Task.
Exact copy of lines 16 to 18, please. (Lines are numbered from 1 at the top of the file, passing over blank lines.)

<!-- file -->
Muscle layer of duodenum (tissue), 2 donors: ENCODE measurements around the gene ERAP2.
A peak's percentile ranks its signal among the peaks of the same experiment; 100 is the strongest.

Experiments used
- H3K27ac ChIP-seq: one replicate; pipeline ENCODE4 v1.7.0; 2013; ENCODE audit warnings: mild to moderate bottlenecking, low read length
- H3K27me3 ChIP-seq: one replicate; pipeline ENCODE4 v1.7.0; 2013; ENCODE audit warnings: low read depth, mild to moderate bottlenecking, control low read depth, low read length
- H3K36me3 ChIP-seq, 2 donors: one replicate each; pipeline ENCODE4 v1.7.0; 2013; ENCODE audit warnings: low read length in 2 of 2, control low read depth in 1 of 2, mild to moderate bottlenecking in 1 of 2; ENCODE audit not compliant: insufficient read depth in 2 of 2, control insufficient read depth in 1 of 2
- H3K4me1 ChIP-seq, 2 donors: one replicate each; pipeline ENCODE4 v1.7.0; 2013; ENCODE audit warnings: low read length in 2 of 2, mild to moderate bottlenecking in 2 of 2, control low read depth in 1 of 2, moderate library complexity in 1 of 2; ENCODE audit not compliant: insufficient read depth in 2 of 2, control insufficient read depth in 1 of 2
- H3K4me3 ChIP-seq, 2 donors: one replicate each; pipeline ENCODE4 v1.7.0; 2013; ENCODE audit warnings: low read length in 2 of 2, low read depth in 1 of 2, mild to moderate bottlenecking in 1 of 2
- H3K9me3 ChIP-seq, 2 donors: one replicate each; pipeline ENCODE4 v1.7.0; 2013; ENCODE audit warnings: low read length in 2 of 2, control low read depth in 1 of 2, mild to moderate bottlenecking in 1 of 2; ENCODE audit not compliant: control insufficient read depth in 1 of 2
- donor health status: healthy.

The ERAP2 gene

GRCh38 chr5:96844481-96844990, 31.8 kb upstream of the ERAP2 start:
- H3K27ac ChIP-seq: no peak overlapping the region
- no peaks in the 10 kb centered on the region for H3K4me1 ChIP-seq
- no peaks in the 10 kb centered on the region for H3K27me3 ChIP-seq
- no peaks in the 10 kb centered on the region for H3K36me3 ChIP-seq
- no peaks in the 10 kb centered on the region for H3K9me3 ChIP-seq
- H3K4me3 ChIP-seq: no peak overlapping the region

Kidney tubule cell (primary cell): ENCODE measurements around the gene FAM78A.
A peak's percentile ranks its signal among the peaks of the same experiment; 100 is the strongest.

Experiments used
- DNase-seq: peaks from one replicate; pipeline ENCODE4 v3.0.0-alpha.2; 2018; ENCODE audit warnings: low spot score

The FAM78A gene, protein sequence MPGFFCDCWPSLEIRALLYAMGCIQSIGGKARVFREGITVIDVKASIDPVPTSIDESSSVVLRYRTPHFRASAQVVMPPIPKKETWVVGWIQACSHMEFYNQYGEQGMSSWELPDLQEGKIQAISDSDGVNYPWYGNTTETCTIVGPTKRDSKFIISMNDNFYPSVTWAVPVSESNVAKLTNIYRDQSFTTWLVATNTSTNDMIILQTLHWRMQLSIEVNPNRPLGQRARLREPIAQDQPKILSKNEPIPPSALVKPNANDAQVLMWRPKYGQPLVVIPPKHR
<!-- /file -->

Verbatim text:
- no peaks in the 10 kb centered on the region for H3K36me3 ChIP-seq
- no peaks in the 10 kb centered on the region for H3K9me3 ChIP-seq
- H3K4me3 ChIP-seq: no peak overlapping the region